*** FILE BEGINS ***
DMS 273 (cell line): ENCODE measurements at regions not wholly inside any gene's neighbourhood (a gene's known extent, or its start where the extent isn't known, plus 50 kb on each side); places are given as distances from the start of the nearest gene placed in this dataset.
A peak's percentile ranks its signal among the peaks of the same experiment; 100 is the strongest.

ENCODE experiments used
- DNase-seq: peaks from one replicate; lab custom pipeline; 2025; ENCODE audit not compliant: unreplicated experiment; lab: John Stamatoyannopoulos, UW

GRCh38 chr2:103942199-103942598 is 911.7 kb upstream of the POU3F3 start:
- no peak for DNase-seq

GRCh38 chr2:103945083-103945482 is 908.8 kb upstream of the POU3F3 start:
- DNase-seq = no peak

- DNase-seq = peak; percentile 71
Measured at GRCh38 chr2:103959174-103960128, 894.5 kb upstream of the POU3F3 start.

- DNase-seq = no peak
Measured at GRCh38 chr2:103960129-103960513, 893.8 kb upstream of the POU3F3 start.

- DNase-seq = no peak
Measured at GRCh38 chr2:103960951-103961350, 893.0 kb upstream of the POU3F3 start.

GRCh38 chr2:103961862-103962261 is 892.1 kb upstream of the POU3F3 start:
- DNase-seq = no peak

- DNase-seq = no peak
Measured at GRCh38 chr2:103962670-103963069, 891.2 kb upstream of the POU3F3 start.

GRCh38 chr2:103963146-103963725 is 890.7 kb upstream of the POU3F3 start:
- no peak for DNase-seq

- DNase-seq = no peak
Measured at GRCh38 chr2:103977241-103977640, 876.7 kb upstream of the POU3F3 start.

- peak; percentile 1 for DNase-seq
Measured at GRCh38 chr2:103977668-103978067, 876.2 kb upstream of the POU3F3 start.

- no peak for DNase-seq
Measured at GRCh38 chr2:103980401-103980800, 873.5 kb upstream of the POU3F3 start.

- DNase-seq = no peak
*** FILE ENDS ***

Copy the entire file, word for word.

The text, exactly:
DMS 273 (cell line): ENCODE measurements at regions not wholly inside any gene's neighbourhood (a gene's known extent, or its start where the extent isn't known, plus 50 kb on each side); places are given as distances from the start of the nearest gene placed in this dataset.
A peak's percentile ranks its signal among the peaks of the same experiment; 100 is the strongest.

ENCODE experiments used
- DNase-seq: peaks from one replicate; lab custom pipeline; 2025; ENCODE audit not compliant: unreplicated experiment; lab: John Stamatoyannopoulos, UW

GRCh38 chr2:103942199-103942598 is 911.7 kb upstream of the POU3F3 start:
- no peak for DNase-seq

GRCh38 chr2:103945083-103945482 is 908.8 kb upstream of the POU3F3 start:
- DNase-seq = no peak

- DNase-seq = peak; percentile 71
Measured at GRCh38 chr2:103959174-103960128, 894.5 kb upstream of the POU3F3 start.

- DNase-seq = no peak
Measured at GRCh38 chr2:103960129-103960513, 893.8 kb upstream of the POU3F3 start.

- DNase-seq = no peak
Measured at GRCh38 chr2:103960951-103961350, 893.0 kb upstream of the POU3F3 start.

GRCh38 chr2:103961862-103962261 is 892.1 kb upstream of the POU3F3 start:
- DNase-seq = no peak

- DNase-seq = no peak
Measured at GRCh38 chr2:103962670-103963069, 891.2 kb upstream of the POU3F3 start.

GRCh38 chr2:103963146-103963725 is 890.7 kb upstream of the POU3F3 start:
- no peak for DNase-seq

- DNase-seq = no peak
Measured at GRCh38 chr2:103977241-103977640, 876.7 kb upstream of the POU3F3 start.

- peak; percentile 1 for DNase-seq
Measured at GRCh38 chr2:103977668-103978067, 876.2 kb upstream of the POU3F3 start.

- no peak for DNase-seq
Measured at GRCh38 chr2:103980401-103980800, 873.5 kb upstream of the POU3F3 start.

- DNase-seq = no peak